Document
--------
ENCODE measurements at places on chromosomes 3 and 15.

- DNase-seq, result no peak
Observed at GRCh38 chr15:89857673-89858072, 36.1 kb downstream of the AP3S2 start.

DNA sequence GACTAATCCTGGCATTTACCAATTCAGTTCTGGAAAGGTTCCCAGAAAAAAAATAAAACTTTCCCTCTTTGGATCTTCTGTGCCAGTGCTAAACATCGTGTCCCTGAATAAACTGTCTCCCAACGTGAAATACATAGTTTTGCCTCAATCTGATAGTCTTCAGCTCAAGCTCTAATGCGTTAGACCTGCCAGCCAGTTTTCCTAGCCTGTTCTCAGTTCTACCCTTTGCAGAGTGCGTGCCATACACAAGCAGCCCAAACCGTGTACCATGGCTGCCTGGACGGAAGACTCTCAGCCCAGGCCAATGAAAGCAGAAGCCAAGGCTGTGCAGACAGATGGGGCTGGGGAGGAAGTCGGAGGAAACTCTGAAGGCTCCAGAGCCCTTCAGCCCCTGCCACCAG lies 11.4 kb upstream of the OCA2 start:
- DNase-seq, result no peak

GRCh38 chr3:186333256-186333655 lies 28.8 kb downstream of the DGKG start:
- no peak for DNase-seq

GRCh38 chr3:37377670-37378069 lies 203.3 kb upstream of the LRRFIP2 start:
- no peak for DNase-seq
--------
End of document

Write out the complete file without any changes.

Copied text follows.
ENCODE measurements at places on chromosomes 3 and 15.

- DNase-seq, result no peak
Observed at GRCh38 chr15:89857673-89858072, 36.1 kb downstream of the AP3S2 start.

DNA sequence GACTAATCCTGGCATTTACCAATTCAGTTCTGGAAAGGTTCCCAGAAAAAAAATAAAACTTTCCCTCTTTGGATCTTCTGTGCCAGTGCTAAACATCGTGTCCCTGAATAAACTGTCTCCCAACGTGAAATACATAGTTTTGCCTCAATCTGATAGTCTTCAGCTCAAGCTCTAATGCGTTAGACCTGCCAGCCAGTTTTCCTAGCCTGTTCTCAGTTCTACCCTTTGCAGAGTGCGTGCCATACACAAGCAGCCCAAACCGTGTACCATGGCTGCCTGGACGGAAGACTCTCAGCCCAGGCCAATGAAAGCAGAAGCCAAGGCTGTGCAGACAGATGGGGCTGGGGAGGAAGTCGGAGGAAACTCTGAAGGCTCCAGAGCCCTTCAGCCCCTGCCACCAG lies 11.4 kb upstream of the OCA2 start:
- DNase-seq, result no peak

GRCh38 chr3:186333256-186333655 lies 28.8 kb downstream of the DGKG start:
- no peak for DNase-seq

GRCh38 chr3:37377670-37378069 lies 203.3 kb upstream of the LRRFIP2 start:
- no peak for DNase-seq